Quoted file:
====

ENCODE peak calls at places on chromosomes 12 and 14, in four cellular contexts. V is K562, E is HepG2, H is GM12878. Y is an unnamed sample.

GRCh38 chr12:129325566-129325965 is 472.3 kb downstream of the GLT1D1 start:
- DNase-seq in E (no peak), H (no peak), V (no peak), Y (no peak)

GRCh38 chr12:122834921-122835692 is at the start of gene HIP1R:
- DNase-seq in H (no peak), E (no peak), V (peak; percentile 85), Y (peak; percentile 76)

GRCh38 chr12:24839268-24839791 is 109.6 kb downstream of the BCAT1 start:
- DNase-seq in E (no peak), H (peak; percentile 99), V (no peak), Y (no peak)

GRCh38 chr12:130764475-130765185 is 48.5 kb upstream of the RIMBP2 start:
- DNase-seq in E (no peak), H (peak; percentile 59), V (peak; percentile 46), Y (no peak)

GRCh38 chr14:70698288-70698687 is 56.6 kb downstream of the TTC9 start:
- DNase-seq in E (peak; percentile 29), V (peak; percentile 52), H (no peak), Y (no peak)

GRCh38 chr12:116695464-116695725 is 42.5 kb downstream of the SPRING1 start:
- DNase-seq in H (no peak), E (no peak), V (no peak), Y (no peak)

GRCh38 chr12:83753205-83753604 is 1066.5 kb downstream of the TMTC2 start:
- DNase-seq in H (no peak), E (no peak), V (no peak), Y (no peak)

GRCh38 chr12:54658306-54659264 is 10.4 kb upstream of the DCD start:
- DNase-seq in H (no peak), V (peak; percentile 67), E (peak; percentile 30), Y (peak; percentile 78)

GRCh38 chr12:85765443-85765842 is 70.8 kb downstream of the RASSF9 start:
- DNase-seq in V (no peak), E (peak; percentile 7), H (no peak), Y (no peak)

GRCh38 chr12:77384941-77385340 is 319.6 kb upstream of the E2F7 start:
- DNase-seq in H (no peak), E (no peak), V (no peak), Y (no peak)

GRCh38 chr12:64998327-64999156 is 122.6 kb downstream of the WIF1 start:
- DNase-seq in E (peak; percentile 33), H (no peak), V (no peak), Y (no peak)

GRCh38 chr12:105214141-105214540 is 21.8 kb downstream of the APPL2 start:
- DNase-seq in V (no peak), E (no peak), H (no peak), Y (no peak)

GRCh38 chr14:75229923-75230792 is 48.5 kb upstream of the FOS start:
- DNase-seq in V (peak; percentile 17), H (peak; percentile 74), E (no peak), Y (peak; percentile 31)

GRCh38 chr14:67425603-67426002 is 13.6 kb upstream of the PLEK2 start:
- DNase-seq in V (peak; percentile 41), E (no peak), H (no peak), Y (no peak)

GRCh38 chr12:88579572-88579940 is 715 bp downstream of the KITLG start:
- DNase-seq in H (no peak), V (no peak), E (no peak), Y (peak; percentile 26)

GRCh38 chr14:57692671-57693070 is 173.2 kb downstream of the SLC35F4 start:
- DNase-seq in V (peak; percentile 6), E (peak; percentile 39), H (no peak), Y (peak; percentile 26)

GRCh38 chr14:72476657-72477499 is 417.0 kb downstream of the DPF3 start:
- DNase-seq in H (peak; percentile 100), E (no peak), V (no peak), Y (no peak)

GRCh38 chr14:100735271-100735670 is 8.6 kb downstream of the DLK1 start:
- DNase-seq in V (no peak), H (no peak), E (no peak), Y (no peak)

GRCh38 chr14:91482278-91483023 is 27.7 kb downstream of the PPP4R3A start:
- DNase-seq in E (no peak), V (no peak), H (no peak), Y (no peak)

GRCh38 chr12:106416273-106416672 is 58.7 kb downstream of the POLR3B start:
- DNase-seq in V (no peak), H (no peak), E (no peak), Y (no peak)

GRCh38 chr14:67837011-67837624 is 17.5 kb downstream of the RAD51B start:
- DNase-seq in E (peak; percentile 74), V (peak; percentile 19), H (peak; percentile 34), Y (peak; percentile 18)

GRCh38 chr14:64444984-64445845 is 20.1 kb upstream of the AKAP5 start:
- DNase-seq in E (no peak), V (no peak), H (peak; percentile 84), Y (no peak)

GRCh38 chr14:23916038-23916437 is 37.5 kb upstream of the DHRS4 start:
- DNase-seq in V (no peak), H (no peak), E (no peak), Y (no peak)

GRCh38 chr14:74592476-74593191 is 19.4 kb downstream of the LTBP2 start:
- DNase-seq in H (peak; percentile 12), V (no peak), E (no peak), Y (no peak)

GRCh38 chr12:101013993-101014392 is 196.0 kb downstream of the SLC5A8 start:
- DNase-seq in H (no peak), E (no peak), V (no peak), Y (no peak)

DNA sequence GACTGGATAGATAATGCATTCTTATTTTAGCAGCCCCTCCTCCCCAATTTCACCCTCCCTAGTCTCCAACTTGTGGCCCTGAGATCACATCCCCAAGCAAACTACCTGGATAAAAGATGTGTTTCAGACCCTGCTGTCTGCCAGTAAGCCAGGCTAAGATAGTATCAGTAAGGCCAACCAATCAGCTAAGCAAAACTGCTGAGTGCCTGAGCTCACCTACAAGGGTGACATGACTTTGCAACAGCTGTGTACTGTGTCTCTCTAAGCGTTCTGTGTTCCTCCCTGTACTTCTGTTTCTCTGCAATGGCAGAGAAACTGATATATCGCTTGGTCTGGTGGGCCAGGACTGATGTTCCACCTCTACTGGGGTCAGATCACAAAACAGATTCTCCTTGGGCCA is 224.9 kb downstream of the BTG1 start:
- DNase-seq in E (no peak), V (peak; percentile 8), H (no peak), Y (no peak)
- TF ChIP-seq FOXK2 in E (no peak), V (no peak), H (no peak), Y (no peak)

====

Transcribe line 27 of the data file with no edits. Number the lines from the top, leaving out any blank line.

- DNase-seq in V (peak; percentile 17), H (peak; percentile 74), E (no peak), Y (peak; percentile 31)